Washington, DC: Forty-five percent of drug seizure offenses in 2021 involved the confiscation of either cannabis or hashish, according to data provided by the National Incident-Based Reporting System and reported by the US Federal Bureau of Investigation.
Specifically, the agency reported 885,509 crimes in 2021 involving the seizure of a controlled substance (NIBRS Table 32). Of these, 400,340 involved the seizure of cannabis. Marijuana was far and away the substance most likely to be confiscated in drug-related incidents.
Unlike in past years’ reports, it is unclear how many people were arrested by law enforcement in 2021 for marijuana-related violations. That is because national estimates, for the first time in over five decades, are no longer publicly available from the FBI. However, according to annual arrest statistics archived by NORML, police have made over 28 million cannabis-related arrests since 1965. Annual marijuana-related arrests peaked at over 800,000 per year in 2008 before steadily declining over the past decade.
“At a time when voters and their elected officials nationwide are re-evaluating state and federal marijuana policies, it is inconceivable that government agencies are unable to produce any explicit data on the estimated costs and scope of marijuana prohibition in America,” NORML’s Deputy Director Paul Armentano said. He added, “Nonetheless, it remains clear from the limited data available that marijuana seizures and prosecutions remain the primary driver of drug war enforcement in the United States and that hundreds of thousands of Americans still continue to be arrested annually for these violations despite the reality that a majority of voters no longer believe that the adult-use of marijuana should be a crime.”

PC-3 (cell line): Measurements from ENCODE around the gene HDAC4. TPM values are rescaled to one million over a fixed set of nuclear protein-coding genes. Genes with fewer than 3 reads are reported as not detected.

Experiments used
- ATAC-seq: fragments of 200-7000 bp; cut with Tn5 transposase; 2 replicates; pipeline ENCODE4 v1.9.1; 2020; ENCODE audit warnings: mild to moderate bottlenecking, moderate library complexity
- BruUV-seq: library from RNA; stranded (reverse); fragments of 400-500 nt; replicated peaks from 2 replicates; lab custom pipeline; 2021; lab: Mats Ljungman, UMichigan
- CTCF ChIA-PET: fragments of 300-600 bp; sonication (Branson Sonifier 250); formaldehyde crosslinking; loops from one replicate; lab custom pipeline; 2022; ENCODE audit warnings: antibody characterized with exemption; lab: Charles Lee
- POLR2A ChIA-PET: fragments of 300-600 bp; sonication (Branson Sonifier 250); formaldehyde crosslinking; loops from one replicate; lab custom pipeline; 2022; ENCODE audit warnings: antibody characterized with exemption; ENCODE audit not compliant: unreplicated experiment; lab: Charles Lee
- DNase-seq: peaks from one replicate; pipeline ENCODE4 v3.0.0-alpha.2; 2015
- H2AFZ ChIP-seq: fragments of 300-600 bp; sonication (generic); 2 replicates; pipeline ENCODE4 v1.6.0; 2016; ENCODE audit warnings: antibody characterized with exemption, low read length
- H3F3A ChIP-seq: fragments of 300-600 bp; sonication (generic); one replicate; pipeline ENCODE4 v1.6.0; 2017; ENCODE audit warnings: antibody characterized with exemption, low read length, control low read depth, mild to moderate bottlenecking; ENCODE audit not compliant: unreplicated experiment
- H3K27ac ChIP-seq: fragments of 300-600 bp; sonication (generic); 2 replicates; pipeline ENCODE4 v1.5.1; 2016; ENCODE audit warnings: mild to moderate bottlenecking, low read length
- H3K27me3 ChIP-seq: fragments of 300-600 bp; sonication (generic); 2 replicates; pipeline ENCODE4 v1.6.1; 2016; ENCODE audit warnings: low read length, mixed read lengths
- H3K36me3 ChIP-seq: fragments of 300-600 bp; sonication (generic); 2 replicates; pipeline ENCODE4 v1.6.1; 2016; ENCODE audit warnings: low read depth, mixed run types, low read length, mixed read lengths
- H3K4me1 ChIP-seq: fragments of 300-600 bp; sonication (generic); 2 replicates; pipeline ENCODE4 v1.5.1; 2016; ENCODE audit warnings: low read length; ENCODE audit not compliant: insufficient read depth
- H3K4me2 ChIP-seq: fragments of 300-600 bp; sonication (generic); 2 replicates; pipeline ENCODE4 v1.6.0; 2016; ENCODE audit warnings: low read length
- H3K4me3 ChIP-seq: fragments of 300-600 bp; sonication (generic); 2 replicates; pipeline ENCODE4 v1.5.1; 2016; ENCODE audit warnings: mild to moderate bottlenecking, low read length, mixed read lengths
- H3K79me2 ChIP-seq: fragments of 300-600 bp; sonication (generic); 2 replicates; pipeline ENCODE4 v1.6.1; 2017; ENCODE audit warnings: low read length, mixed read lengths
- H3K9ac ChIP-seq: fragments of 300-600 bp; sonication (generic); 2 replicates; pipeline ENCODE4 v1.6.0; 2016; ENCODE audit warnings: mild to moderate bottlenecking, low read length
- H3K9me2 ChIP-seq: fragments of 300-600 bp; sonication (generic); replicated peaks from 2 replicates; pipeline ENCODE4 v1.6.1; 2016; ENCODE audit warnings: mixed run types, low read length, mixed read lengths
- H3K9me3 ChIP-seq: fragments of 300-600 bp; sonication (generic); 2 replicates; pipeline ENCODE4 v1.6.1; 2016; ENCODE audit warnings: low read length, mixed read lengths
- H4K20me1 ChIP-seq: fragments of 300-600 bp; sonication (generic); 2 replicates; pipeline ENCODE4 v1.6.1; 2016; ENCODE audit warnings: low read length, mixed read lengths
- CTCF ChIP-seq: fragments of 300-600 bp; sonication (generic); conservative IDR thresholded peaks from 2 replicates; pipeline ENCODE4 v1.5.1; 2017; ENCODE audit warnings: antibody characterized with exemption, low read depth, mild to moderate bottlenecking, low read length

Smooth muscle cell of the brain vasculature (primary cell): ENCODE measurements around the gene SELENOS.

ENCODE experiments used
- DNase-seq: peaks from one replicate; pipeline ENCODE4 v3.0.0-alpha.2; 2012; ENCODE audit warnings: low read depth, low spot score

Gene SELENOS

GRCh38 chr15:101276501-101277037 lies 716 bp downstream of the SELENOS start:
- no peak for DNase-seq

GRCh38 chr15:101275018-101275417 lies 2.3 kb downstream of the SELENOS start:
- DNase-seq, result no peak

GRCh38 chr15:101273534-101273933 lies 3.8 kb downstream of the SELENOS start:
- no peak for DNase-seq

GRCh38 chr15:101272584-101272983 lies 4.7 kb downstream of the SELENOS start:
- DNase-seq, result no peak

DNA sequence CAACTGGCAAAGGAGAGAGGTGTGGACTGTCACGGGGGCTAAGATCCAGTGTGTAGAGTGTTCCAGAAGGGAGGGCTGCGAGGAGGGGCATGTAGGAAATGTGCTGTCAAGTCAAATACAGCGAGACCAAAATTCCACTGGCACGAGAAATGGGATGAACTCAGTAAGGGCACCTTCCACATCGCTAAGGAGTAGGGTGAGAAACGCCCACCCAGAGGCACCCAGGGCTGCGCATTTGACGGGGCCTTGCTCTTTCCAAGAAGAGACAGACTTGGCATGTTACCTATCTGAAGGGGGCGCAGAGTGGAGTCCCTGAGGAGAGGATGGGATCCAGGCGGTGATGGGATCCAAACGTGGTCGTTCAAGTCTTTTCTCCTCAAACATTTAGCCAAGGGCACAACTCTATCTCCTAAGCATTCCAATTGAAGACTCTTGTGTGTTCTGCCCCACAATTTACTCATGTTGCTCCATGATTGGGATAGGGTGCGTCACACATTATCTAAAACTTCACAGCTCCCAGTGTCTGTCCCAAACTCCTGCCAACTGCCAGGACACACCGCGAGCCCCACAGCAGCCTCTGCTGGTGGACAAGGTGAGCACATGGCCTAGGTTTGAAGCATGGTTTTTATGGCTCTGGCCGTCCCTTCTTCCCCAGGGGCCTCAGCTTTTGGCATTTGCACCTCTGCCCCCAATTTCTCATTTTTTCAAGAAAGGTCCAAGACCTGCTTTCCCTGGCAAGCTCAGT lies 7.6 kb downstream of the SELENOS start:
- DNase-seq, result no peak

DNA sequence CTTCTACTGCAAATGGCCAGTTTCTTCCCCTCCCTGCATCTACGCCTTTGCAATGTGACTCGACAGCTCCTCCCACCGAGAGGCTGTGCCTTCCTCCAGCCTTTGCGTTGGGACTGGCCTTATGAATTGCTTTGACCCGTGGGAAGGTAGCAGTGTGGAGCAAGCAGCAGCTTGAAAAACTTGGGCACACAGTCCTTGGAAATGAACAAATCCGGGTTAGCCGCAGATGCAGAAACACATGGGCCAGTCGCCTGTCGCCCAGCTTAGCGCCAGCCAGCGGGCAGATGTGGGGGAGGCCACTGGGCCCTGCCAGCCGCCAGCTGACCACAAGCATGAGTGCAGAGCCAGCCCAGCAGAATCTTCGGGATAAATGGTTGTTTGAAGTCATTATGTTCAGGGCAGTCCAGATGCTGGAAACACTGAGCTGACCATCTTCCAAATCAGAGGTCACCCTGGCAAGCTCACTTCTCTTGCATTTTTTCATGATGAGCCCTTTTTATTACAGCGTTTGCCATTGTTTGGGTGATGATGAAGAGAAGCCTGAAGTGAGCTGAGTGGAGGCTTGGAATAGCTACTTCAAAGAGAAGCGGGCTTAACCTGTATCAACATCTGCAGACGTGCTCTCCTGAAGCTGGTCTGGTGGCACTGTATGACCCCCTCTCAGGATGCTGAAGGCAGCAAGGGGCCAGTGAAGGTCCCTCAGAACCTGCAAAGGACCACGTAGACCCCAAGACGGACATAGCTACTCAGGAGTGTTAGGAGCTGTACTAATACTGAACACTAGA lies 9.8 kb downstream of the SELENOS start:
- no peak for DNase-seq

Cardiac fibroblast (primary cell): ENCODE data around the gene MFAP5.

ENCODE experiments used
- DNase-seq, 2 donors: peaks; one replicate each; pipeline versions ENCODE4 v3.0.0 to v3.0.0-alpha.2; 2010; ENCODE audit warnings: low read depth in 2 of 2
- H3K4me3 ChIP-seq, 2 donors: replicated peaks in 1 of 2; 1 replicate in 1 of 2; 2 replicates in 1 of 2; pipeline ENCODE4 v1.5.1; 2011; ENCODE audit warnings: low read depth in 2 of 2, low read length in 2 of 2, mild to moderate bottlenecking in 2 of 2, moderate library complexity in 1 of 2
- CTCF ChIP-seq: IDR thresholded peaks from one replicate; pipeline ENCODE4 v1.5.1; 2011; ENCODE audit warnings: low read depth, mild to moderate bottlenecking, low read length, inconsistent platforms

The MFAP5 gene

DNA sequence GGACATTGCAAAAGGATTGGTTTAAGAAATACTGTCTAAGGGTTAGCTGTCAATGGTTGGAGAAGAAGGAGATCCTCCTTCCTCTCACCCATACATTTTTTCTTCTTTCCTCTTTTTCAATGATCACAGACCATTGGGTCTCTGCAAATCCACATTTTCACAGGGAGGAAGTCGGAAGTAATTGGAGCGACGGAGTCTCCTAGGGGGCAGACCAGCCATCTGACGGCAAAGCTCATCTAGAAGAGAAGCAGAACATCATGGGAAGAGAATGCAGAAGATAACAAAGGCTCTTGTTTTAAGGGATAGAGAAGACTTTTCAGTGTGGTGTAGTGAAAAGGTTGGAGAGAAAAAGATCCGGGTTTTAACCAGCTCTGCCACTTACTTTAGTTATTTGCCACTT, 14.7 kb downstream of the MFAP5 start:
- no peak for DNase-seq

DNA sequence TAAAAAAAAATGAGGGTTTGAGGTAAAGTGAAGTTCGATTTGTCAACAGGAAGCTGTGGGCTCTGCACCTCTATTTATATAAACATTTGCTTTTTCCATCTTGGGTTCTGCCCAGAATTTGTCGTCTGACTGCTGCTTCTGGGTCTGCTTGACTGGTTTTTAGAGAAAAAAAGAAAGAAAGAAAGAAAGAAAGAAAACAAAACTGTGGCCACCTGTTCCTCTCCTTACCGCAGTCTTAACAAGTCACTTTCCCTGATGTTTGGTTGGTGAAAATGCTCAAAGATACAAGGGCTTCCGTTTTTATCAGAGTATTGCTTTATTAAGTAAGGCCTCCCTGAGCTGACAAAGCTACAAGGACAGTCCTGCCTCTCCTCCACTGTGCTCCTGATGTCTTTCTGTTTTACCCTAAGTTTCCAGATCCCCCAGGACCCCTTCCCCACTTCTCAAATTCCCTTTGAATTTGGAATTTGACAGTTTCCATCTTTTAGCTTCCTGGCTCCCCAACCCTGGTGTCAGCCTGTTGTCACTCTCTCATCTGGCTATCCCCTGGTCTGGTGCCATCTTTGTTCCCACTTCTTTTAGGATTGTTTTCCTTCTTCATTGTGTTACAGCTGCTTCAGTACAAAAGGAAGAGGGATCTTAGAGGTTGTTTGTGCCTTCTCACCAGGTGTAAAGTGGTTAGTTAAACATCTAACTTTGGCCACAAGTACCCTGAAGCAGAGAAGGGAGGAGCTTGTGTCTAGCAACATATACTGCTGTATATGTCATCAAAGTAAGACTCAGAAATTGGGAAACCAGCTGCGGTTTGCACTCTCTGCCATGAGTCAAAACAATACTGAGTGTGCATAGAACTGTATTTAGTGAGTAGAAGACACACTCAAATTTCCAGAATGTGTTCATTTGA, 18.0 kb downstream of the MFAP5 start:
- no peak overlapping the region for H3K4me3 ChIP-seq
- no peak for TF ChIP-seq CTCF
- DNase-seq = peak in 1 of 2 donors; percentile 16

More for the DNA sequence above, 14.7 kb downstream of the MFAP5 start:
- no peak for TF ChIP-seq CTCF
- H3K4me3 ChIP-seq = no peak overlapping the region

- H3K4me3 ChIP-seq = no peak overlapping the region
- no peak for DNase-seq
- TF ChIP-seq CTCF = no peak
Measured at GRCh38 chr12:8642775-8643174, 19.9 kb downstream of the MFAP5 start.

Although a separate table provided by the NIBRS (“Arrest Offense Counts in the United States”) specifies that police made at least 170,856 marijuana-related arrests in 2021, this total is most likely a significant underestimate. That is because law enforcement agencies representing some 34 percent of the US population failed to report arrest data in 2021. Historically, estimates were based on data contributed annually by law enforcement agencies that covered 90 percent or more of the US population. In addition, in past years, the FBI provided explicit tables tabulating the total estimated number of persons arrested for all drug abuse violations in the United States as well as the percentage persons arrested for marijuana-related offenses – thus permitting NORML and others to extrapolate nationwide marijuana-arrest estimates.
“Despite the limited data available, we know that Texas continues to lead the nation in marijuana-related enforcement and arrests,” said NORML’s State Policies Coordinator Jax James, who resides in Austin. “Fortunately, Texas voters in November can take action to change this trend when they decide on a number of citywide ballot measures that seek to eliminate the local enforcement and prosecution of cannabis possession offenses. Even more importantly, state lawmakers in 2023 must prioritize acting upon past pledges to amend Texas’ marijuana criminalization laws in a manner that is in accordance with the majority of Texans who no longer wish to see cannabis possession criminalized.”
NORML advocates for changes in public policy so that the responsible possession and use of marijuana by adults is no longer subject to criminal penalties. NORML further advocates for a regulated commercial cannabis market so that activities involving the for-profit production and retail sale of cannabis and cannabis products are safe, transparent, consumer-friendly, and are subject to state and/or local licensure. Finally, NORML advocates for additional changes in legal and regulatory policies so that those who use marijuana responsibly no longer face either social stigma or workplace discrimination, and so that those with past criminal records for marijuana-related violations have the opportunity to have their records automatically expunged.
Find out more at norml.org and read our Fact Sheets on the most common misconceptions and myths regarding reform efforts around the country
Source: NORML emailed press release